Physical availability matters and getting people into stores is still the best way to get them to buy. This leads to some “accidentally dystopian advertising” (to quote the Twitter account I saw it on) such as the Islington branch of Iceland which has created a customer ‘chill-out zone’ in the freezer aisle for the heatwave. The frozen food retailer has installed deckchairs because it noticed that Brits head to the freezer aisles to cool off when it gets hot. No doubt the best of intentions but this is literally rearranging the deckchairs.
At Cannes this year, the founder of the agency Daddy (which became CPB Sweden when he sold it), who now heads up creative for Greenpeace, protested the awards, returning his statue, with the message “No awards on a dead planet, Ban Fossil Ads!” Energy companies have been called out endlessly for greenwashing through their vast advertising and PR budgets. Without getting into the decades-long climate-change-denial playbook, it’s simple to see that there is a remarkable discrepancy between their advertising and businesses.
Since at least 1999 activists have pointed out, and initiated class action lawsuits about such for misleading consumers, that energy companies tend to use their ads to talk about renewables and clean technology but to invest less than 5% of their capital into such initiatives. Famously the idea of a consumer ‘carbon footprint’ was created by Ogilvy for BP in 2004 to turn attention away from corporate behavior and place the blame back on consumers. Brands that exhort their customers to recycle but still make containers, or sachets, out of ‘virgin’ plastic are applying the same sleight of hand. Only 9% of plastic is ever recycled (OECD) because it isn’t profitable to do so.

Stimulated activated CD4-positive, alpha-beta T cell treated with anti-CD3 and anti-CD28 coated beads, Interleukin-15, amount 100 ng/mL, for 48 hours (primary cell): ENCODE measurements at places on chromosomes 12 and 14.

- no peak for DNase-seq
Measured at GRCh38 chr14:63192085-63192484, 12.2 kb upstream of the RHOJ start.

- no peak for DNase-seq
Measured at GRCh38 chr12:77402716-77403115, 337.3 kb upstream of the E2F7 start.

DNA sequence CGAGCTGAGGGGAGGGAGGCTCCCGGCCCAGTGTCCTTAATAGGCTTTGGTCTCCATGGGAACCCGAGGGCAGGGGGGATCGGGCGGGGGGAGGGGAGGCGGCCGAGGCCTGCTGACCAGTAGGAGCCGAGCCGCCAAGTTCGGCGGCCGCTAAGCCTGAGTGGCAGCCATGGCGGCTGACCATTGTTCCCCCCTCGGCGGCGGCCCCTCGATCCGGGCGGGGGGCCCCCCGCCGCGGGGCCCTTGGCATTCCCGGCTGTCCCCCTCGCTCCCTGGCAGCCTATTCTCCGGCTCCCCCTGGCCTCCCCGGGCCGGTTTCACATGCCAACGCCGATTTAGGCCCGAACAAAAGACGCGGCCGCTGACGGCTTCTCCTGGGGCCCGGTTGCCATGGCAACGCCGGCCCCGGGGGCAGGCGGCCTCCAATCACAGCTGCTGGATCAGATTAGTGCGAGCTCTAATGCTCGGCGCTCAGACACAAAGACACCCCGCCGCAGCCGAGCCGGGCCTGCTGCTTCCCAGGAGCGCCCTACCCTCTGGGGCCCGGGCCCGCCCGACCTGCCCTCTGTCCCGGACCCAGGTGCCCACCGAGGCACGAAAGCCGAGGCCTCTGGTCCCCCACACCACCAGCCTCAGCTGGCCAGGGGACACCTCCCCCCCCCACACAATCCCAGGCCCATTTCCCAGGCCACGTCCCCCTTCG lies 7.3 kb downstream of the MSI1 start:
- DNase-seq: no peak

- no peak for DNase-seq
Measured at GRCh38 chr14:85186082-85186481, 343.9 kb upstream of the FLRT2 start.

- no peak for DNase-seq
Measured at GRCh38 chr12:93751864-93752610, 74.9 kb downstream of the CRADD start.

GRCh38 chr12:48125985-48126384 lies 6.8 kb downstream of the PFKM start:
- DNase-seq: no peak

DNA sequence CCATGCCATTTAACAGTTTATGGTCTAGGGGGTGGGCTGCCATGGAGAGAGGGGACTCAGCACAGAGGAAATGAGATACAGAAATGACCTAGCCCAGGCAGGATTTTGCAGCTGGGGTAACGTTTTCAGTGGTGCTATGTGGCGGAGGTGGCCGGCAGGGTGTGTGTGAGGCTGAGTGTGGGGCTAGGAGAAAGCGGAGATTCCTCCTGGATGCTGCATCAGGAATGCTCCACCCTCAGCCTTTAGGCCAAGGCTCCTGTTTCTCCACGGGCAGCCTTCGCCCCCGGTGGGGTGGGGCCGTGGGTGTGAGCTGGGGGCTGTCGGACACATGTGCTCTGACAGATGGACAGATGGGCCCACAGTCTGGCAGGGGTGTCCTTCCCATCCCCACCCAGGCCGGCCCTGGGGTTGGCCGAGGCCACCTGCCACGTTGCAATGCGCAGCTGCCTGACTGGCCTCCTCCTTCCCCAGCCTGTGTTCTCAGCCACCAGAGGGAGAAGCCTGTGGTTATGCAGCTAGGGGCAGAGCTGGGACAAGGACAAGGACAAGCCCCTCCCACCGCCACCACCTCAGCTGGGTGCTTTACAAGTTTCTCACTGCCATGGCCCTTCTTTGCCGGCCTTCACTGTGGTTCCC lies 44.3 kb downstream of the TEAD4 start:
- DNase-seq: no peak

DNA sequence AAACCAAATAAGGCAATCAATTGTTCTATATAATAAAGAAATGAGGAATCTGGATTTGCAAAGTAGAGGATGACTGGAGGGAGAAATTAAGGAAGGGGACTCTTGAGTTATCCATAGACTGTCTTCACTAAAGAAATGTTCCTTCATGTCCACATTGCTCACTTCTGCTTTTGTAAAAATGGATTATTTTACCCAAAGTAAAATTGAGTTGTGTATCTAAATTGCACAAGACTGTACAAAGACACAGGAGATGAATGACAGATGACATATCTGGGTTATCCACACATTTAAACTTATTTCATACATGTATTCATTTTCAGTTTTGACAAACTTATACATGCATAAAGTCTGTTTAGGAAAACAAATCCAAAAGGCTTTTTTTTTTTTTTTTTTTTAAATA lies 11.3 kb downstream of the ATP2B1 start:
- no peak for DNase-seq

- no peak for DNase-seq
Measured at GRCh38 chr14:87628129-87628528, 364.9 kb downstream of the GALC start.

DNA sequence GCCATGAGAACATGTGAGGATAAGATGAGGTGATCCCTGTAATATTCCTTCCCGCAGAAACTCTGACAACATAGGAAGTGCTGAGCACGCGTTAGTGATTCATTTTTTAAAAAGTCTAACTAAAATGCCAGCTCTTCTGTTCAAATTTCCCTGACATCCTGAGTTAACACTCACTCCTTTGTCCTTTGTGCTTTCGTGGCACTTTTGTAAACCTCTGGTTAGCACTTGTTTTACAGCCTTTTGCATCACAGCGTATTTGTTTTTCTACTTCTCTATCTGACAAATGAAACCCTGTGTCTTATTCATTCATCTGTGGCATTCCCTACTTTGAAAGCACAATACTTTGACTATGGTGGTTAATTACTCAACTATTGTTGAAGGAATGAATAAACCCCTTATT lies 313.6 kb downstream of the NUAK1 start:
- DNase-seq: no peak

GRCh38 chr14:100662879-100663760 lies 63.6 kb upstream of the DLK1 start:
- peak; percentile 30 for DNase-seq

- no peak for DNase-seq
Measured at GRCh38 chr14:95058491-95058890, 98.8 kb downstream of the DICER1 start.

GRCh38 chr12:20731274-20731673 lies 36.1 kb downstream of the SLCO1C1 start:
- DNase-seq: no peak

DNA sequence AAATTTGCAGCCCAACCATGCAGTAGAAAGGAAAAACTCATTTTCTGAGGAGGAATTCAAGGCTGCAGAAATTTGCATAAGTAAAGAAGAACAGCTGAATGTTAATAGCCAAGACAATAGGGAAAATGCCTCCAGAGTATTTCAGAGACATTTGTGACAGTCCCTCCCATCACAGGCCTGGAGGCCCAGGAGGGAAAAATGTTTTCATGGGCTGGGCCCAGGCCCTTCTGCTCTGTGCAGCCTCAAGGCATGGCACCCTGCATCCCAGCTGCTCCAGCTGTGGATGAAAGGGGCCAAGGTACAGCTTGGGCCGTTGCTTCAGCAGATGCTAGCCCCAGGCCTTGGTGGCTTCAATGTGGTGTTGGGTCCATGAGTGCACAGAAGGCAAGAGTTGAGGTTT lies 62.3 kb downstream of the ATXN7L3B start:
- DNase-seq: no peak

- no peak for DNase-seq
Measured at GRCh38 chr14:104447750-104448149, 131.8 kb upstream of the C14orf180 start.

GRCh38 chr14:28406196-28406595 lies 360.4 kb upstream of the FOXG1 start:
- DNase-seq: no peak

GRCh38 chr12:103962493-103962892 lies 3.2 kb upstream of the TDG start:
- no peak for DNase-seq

Despite activism and the liberal leanings of the industry, it is unlikely that an agency in a publicly traded holding company will be allowed to turn down some of the biggest clients on the planet. Most holding companies still have tobacco clients, they just provide different services from less marquee brands in their portfolios in markets where advertising is restricted. And, of course, “fossil ads” could equally apply to cars, plastic, or indeed almost anything that is made and sold at scale in the current economy.
We are uncomfortable talking about this and tend to avoid it. Companies operate within the bounds of the law. Since using recycled plastic is more expensive, they are disinclined to do it. That’s why the State of California recently enacted new legislation to “shift the costs of recycling infrastructure, recycling plants, and collection and sorting facilities to packaging manufacturers and away from taxpayers, who currently foot the bill,” the New York Times reported. It’s why the EU has banned the ten most common single-use plastics. Meanwhile in the UK, Thames Water put their creative account up for pitch on the same day the Government’s Environmental Agency published a report saying it would like to see “prison sentences” for the CEOs of water companies that are responsible for pollution.
This is, perhaps, why a British idea like making a coral reef in the shape of the world “HOPE” won a Grand Prix at Cannes as a campaign to sell cat food. Coral reefs are dying apace, all over the world, almost certainly because it’s getting hotter. A cat food brand cannot be held accountable for solving climate change. Advertising can’t be held responsible for the global impact of unfettered capitalism, but we are all going to be talking about the weather a lot more from now on.